Awjili negation and Facebook

Although Ethnologue lists Awjili as “moribund“, it turns out there is a surprising amount of Awjili being spoken on Facebook – and not just the occasional lesson, as at “Amazigh Awjila, Tmazight N Tenere“.  The group “Ašal-ənnax” contains too much conversation to analyse in one post even if I could understand all of it, but the point that especially struck me relates to negation.  Consider:

– قان كا حدي اشفا
gan ka ħaddi ašfa
EXIST not anyone today

We know that Awjili usually negates the verb just by putting –ka after it.  But the apparent double negative here is unexpected; normally, in Berber, you would expect an item like “anyone” to replace the postverbal negative.  Does this mean “There is no one here today”?  If so, then Awjila has lost the usual alternation along with the pre-verbal negator, rather like dialectal English “There ain’t nobody here today”.  Or is –ka here marking a question – “Is there no one here today?”  If so, that would fit rather well with a widespread Arabic dialectal usage of –ši, recently discussed by Wilmsen.  Either result would help us understand the development of negation better.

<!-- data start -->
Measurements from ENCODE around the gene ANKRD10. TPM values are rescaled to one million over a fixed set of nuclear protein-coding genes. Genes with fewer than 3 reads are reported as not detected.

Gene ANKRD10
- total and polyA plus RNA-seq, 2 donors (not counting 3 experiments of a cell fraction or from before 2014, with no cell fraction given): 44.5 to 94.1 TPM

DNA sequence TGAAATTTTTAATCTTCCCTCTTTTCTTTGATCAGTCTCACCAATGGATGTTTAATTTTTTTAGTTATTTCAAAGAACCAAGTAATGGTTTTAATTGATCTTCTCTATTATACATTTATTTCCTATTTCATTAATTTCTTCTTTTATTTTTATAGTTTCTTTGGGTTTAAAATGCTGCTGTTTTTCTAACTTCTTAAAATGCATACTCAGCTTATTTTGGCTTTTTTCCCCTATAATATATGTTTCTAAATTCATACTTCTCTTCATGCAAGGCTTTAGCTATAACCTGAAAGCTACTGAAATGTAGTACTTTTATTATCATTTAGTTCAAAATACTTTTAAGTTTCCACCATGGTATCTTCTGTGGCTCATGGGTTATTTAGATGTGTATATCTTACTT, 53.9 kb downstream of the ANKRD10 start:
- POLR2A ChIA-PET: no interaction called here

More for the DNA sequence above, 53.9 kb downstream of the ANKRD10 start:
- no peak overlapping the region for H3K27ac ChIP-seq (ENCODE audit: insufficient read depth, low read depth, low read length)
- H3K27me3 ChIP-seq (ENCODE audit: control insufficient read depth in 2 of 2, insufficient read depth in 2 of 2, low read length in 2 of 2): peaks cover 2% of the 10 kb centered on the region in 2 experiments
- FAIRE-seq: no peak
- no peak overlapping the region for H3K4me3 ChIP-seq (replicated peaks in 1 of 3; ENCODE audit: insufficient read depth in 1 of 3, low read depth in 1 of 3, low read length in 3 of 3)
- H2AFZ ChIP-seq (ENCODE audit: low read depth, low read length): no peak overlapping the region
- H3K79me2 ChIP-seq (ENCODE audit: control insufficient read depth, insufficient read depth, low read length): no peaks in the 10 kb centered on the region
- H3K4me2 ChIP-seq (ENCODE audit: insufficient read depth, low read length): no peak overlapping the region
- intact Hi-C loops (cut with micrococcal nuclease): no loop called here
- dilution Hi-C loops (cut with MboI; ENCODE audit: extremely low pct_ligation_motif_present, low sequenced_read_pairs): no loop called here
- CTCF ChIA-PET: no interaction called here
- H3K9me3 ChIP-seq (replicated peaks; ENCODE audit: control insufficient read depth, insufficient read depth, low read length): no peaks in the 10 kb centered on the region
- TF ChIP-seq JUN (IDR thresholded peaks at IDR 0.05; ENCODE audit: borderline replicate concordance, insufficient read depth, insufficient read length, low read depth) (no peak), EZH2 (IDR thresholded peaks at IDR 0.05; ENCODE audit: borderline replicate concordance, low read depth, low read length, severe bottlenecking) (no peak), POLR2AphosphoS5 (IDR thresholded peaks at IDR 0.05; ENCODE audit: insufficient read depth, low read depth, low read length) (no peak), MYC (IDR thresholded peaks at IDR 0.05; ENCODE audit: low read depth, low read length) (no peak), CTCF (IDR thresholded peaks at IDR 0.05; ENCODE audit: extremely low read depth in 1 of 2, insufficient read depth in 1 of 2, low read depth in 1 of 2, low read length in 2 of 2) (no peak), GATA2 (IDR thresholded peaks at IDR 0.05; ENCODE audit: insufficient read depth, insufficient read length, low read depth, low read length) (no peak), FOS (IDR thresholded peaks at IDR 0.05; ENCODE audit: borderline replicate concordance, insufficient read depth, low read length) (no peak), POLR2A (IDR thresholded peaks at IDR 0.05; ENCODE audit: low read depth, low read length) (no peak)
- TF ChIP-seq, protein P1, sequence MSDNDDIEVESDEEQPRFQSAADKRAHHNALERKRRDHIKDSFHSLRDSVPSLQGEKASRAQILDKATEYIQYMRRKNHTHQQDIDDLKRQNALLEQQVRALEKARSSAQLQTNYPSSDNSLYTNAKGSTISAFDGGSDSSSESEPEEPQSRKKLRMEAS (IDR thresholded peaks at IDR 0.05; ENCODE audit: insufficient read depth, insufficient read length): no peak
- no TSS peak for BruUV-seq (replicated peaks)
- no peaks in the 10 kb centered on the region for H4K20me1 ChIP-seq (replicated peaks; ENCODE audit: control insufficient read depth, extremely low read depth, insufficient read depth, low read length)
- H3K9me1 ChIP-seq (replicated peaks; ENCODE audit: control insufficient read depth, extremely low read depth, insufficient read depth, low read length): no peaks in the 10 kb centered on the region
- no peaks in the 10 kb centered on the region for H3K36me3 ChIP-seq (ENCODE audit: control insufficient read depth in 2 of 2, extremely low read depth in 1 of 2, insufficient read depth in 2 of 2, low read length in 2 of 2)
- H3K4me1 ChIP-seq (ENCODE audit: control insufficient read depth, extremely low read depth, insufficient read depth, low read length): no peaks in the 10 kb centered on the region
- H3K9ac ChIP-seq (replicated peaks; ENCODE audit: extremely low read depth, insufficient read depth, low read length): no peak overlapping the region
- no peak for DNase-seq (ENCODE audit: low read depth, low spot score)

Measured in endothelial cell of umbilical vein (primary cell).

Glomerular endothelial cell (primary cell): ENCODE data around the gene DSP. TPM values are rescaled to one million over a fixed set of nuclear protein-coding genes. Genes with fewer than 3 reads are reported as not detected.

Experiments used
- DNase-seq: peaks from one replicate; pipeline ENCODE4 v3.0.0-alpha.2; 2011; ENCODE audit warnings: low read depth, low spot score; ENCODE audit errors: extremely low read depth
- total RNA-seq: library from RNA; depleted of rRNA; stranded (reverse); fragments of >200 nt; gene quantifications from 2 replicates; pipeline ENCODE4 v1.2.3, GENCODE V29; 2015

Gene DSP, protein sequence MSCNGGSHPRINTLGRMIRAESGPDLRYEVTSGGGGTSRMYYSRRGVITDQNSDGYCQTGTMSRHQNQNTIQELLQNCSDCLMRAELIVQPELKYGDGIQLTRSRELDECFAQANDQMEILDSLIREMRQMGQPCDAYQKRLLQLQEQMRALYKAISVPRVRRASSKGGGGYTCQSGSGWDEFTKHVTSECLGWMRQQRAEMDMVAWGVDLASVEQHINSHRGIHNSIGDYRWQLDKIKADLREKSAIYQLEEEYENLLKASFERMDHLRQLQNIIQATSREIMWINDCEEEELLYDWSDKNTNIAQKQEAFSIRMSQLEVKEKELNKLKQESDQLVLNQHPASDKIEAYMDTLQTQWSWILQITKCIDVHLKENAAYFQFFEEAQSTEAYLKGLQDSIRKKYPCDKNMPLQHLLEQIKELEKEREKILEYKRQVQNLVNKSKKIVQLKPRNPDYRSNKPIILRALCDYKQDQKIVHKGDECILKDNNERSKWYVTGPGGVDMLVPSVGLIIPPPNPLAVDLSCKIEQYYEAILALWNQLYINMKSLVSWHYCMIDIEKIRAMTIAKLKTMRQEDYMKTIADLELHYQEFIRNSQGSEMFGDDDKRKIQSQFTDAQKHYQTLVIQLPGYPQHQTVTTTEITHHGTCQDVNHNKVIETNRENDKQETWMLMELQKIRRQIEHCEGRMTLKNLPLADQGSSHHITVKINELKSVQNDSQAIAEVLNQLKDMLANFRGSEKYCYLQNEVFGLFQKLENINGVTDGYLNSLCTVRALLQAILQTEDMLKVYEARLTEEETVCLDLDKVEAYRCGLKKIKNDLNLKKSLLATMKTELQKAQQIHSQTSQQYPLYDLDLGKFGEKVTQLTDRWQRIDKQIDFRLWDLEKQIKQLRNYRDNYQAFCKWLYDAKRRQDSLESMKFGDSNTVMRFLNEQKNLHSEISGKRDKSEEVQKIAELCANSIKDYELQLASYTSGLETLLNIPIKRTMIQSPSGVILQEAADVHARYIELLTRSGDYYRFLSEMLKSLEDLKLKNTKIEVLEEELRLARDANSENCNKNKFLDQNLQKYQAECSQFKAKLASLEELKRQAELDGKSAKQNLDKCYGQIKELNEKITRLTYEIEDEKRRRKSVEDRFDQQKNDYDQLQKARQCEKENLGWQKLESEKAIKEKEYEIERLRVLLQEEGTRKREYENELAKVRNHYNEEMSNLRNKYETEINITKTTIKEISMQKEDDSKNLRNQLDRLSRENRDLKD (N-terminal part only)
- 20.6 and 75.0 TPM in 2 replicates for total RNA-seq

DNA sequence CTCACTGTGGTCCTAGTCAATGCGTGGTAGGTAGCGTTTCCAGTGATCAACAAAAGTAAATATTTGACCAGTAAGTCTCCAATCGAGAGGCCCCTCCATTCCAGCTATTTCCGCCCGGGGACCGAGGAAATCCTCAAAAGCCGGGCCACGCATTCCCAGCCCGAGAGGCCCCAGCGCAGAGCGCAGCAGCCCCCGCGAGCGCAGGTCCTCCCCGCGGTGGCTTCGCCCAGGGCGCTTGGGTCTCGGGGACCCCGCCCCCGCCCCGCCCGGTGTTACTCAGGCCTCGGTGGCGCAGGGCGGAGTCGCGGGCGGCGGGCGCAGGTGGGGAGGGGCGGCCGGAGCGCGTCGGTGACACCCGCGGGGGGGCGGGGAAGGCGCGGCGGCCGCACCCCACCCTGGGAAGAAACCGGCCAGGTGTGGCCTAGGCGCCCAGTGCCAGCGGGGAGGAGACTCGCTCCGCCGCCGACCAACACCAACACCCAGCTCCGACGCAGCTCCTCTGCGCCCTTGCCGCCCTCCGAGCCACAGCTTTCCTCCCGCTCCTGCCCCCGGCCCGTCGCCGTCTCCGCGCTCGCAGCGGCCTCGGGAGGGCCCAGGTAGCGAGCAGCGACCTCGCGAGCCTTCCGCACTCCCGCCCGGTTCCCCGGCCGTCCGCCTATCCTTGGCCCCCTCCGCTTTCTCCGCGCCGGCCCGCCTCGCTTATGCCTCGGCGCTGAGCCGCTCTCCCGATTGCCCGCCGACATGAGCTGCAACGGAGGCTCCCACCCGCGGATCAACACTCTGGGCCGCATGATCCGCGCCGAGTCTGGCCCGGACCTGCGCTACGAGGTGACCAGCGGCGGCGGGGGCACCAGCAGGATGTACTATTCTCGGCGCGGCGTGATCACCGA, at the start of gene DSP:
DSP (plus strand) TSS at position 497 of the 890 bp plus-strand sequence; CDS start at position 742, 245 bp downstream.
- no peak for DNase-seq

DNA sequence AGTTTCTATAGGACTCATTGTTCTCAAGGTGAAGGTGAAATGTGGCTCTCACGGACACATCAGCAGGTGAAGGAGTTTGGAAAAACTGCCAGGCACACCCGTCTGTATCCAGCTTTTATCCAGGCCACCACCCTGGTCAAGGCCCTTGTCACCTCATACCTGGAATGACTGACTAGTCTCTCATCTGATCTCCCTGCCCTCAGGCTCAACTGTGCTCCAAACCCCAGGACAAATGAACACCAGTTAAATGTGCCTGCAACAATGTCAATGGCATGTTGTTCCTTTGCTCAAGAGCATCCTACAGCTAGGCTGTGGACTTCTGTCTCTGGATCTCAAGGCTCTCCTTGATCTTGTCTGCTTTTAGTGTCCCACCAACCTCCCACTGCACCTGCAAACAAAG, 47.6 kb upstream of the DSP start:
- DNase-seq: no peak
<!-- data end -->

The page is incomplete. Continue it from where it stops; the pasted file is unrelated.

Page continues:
Looking further down resolves the question.  In fact, we find a comparable sentence accompanied by a translation, in a brief anecdote:

غارسين كا حتىىى ايواتن
ɣar=sin ka ħəttaaaaa iwatən
“at=3PL not any one.F”
They don’t have eeeven one (star).

In almost any other Berber language with a postverbal negator, this would feature only a preverbal negator.  We can conclude that Awjila has indeed extended postverbal negation to sentences with variables and negative polarity items, which in most Berber languages do not take it.

About Lameen Souag
Descriptive/historical linguist

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